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Difference between revisions of "Earth 2100: Scenarios of Complex Futures"

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[[Image:Claude Lorraine – Search.jpg|500px|{border}]] <br>
[[Image:Chevalier_Frankenstein's_Creature.jpg|500px|border|''Frankenstein's creature.'' Engraving by W. Chevalier after Th. von Holst, 1831. <br/> Featured as frontispiece to the 1831 edition of Shelley’s novel.]]<br/>
 
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'''SFI ACtioN Applied Topical Meeting<br />'''
'''SFI ACtioN Applied Topical Meeting<br />'''
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'''May 22, 2019'''<br />
'''May 22, 2019'''<br />
Boston, MA
[https://environment.harvard.edu/ Harvard University Center for the Environment]<br/>
Room 440<br/>
26 Oxford Street<br/>
Cambridge, MA 02138
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There has never been a time when an understanding of the scope and limits of individual and collective adaptation has been more important. Rapid changes in technology, society, urbanization, the climate, the economy, and education, are all challenging the established order and the effectiveness of our current models and expertise.<br/><br/>
What will the complex world look like in 2100? There has never been a time when an understanding of the scope and limits of individual and collective adaptation has been more important. Rapid changes in technology, society, urbanization, the climate, the economy, and education are all challenging the established order and the effectiveness of our current models and expertise.<br/>
In a new annual workshop to be held in late spring in Boston — Earth 2100 — the Santa Fe Institute, working with its resident and Boston-area faculty and selective local experts, will investigate the range of ways in which the new sciences of complexity might help us better understand the world in which we live and the directions in which the world is evolving.<br/>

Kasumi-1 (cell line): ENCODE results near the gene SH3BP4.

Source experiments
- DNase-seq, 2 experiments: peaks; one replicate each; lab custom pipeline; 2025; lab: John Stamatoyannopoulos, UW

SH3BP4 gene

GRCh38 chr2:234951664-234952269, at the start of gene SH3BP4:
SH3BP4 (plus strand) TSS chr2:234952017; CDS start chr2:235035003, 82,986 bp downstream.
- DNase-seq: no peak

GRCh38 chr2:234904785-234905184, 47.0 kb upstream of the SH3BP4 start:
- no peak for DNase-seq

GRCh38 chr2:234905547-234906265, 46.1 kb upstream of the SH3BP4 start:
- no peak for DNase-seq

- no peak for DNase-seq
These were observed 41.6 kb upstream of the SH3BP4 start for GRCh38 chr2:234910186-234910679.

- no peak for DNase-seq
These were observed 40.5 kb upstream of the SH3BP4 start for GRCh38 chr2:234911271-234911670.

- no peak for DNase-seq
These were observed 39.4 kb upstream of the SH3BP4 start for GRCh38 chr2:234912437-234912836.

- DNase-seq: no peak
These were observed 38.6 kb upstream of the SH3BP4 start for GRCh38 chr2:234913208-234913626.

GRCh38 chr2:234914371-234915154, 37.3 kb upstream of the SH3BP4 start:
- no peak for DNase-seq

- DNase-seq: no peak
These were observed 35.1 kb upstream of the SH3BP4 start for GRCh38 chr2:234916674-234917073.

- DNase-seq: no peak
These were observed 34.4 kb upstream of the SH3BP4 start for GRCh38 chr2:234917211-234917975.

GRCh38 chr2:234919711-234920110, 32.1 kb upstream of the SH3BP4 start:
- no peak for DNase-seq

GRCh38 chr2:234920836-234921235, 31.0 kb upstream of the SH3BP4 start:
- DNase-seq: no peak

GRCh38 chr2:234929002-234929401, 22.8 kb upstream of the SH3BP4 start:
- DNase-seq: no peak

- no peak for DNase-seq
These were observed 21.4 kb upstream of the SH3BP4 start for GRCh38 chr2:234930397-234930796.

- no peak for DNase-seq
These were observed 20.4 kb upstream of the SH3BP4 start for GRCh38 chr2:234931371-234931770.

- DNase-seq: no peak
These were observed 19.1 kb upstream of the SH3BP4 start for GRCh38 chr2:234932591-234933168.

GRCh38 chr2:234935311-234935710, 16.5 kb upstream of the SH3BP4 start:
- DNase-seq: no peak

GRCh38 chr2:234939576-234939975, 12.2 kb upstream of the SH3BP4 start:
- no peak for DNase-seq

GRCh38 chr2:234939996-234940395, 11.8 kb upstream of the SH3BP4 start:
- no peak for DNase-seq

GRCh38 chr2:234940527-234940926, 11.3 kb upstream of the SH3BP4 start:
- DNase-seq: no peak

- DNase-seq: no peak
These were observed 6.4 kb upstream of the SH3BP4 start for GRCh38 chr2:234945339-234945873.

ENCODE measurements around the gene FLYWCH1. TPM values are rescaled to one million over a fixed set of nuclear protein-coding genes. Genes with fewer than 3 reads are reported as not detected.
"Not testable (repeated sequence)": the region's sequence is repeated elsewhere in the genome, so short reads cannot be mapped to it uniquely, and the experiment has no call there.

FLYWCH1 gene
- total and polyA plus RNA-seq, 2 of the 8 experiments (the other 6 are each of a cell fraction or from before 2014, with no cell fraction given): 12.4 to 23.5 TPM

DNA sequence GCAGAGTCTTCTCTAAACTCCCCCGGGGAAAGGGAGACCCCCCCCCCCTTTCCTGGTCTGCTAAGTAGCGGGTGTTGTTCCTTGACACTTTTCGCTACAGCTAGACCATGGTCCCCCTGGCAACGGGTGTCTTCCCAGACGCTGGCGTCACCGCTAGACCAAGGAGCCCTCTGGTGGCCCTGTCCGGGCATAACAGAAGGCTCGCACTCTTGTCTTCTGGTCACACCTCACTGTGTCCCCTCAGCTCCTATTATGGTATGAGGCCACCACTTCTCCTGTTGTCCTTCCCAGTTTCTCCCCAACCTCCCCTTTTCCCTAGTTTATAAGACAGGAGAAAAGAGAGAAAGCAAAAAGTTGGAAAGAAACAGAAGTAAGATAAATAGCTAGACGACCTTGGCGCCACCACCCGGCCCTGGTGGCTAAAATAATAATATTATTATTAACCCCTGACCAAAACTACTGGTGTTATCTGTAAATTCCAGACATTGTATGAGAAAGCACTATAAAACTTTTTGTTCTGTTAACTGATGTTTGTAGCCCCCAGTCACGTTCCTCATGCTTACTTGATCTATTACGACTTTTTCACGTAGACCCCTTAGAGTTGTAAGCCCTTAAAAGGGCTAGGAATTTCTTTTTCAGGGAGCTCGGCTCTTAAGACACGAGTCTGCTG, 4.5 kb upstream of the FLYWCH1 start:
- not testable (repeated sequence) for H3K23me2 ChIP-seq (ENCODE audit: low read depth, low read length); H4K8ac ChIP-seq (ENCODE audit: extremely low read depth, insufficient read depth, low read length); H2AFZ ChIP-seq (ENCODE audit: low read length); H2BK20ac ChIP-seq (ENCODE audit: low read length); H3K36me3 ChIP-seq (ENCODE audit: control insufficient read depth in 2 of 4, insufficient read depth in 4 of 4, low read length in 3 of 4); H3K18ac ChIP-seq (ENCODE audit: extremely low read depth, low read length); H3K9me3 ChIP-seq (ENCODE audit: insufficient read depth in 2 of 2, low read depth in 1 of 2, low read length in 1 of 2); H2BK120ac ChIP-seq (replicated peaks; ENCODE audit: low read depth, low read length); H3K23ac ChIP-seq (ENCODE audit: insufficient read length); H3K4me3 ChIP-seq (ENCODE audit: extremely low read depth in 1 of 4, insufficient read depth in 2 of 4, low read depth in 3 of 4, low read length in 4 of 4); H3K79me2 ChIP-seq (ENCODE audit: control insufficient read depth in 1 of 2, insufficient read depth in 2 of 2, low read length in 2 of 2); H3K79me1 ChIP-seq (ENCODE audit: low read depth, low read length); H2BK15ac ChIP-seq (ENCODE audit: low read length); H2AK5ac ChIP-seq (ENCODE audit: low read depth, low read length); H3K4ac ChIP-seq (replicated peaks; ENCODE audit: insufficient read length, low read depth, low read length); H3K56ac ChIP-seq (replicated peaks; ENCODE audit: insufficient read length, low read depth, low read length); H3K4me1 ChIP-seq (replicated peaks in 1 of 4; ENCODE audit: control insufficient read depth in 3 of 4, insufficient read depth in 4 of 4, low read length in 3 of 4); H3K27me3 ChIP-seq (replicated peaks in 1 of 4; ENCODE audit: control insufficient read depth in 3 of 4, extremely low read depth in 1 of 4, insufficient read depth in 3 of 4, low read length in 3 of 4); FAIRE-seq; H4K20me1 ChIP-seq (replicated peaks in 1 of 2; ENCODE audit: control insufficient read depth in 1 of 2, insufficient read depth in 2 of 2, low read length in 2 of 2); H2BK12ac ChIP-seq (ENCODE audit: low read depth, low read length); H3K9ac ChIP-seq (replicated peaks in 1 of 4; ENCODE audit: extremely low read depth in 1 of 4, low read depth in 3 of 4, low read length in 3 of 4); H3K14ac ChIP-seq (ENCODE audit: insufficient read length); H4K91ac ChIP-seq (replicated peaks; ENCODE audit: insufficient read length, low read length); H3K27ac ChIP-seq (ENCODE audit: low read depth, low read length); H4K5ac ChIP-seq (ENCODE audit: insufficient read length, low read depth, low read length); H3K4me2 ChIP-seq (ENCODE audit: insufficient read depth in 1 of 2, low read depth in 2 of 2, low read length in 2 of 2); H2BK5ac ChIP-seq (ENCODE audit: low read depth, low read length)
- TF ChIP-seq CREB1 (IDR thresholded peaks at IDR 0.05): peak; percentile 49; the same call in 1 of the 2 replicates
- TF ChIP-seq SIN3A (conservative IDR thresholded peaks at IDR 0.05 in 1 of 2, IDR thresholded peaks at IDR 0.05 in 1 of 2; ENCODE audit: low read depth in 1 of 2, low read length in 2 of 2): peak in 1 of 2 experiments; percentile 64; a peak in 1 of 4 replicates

The Santa Fe Institute, working with its resident and Boston-area faculty and selective local experts, will investigate the range of ways in which the new sciences of complexity might help us better understand the world in which we live and the directions in which the world is evolving.<br/>
 
Some of the areas we aim to explore include:<br/>
 
1. Managing rates of change and developing new mechanisms for dealing with uncertainty over both short and long time scales.<br/>
2. Exploring the operating principles of hybrid societies–machine/human interactions.<br/>
3. Considering the future of large scale collaborations in a densely connected human population.<br/>
4. Speculating about possible Earth futures, including those beyond our atmosphere, into the ocean and into near-Earth orbit.<br/>


Some of the key issues that we seek to explore include:<br/>
On the first day of this workshop, a group of 12 – 15 leading scholars with expertise in fields as diverse as urban systems, climate, intelligence, health and global networks will meet privately and discuss their current research and consider which obstacles they would need to overcome to achieve a successful research trajectory over the next 80 years - What kind of data sets would they need? What kind of computational platforms would be necessary? What is limiting their science now? What might be achieved if those limitations could be overcome?<br/>